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Opinion

First tigress reassured, with radio collar for transfer to Rajaji tiger reserve

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After years of waiting, the Uttarakhand forest department reassured the state’s first tigress in the Corbett landscape on Wednesday, to move her to the Rajaji Tiger Reserve.

JS Suhag, wildlife director of the Uttarakhand forest department said: “The first tigress in Uttarakhand was tranquilized in the buffer area of ​​the Corbett Tiger Reserve on Wednesday. The tigress will be moved to the Rajaji Tiger Reserve on Thursday as part of the project to increase the density of the big cat there. ”

The tiger transfer project to the western part of Rajaji was approved by the central government in 2016.

Last September, a team from the National Tiger Conservation Authority (NTCA) visited Rajaji to conduct a reconnaissance for the translocation exercise and suggested a gentle release of a pair of tigers on the western side of the reserve.

In a soft release, the tigers are released into a large enclosed area where they are kept for a few days to check the animals for any illness before being fully released into the wild.

A total of five tigers, including two females, will be moved to the Rajaji Tiger Reserve. .

At present, the Rajaji Tiger Reserve has around 37 tigers with only two tigers in its western part, which is spread over 570 square kilometers. The reserve has a carrying capacity of 83 tigers, a recent survey by the state forest department revealed. The eastern and western parts of the reserve are divided by a busy traffic corridor that makes it difficult for tigers to migrate between the two parts.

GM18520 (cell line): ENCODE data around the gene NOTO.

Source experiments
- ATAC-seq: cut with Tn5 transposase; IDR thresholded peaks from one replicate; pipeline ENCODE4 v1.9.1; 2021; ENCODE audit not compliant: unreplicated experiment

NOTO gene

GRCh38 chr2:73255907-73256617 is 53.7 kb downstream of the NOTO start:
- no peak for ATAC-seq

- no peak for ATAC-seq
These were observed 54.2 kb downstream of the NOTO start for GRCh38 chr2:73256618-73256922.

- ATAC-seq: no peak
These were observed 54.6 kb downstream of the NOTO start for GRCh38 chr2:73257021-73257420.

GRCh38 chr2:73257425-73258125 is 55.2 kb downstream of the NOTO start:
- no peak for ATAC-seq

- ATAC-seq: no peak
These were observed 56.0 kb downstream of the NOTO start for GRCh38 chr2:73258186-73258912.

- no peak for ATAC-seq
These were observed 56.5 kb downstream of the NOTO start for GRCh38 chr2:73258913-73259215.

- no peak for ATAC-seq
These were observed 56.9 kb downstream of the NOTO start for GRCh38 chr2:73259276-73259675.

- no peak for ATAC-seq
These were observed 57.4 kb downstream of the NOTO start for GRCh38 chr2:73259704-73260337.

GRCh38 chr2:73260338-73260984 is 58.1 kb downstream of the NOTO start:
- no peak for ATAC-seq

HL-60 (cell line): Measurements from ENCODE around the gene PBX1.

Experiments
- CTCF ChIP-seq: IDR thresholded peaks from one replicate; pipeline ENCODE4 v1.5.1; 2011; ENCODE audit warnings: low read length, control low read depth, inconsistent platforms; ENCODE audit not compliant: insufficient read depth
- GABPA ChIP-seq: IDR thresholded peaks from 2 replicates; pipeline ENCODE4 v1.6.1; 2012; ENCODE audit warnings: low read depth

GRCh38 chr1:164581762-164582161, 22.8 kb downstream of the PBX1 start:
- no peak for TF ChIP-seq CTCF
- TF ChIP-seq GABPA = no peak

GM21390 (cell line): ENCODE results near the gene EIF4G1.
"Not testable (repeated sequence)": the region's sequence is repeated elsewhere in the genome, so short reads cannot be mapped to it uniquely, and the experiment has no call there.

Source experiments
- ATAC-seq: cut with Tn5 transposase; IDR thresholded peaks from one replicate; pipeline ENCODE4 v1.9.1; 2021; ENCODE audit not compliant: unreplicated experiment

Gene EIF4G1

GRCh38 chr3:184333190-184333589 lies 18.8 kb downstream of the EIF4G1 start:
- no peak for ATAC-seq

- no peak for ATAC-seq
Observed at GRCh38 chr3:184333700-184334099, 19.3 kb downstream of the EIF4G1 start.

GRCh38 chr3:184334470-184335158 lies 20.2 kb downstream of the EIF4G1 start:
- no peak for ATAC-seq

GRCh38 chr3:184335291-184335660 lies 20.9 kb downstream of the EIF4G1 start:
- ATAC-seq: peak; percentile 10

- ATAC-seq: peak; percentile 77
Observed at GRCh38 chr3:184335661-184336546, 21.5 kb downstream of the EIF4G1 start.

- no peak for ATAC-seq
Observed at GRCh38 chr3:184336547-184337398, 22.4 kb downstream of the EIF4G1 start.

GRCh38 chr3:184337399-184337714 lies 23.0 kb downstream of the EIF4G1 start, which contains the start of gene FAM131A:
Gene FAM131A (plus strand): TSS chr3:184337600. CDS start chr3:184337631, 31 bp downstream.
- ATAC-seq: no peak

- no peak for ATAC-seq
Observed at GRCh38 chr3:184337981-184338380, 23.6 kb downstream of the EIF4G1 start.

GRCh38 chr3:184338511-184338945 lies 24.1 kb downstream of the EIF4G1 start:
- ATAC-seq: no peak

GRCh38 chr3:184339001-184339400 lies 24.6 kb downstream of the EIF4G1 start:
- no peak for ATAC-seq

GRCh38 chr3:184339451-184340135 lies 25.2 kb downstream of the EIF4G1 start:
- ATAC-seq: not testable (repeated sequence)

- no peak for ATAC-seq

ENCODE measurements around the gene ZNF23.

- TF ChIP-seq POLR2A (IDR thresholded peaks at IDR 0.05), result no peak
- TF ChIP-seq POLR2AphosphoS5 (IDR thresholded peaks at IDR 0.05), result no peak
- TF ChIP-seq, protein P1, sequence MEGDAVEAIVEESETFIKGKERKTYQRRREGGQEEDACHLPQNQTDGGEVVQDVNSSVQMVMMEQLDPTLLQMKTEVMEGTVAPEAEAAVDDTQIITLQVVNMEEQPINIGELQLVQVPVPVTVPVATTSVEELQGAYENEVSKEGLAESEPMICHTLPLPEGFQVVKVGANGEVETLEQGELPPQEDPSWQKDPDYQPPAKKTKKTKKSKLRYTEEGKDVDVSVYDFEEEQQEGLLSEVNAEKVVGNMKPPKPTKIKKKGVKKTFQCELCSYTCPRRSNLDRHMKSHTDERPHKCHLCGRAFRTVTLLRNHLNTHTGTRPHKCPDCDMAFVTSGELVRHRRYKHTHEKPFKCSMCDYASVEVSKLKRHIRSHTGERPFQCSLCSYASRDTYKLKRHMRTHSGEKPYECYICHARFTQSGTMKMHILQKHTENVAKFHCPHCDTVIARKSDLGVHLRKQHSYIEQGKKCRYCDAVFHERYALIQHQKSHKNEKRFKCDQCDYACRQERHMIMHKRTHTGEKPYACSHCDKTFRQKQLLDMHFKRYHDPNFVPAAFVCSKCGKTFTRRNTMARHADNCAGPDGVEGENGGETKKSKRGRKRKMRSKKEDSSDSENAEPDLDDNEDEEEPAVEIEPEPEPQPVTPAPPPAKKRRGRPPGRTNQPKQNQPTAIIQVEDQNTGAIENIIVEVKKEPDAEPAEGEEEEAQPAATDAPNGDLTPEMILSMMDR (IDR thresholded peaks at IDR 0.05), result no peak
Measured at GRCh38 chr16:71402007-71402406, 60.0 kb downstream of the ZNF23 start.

On Wednesday, the director of Corbett wrote to Garhwal Motor Owners Union Limited indicating the conditions before starting a bus service between Pakhro-Morghatti-Kalagarh-Ramnagar.

Rahul, director of the Corbett Tiger Reserve, who uses his first name in the letter, wrote that this bus service will continue until new orders with only one-way traffic in a single day.

The conditions further state that the buses will not run during the heavy monsoons, the fare will be charged only at the gates of Pakhro and Dhela, from a wildlife conservation point of view, two forest officers will be able to travel daily at no cost. The bus will not be able to navigate before sunrise and after sunset.

During wildfire season, bus drivers will be held responsible if a passenger throws any combustible items off the bus, such as matches, and bus personnel will assist the forest department by reporting fire incidents. The bus will not stop anywhere while crossing the tiger reserve area and no one will be able to disembark. The conditions also state that wildlife will have the first right to cross roads and, if injured in the process, action will be taken under the relevant sections of the Wildlife (Protection) Act.

Original source

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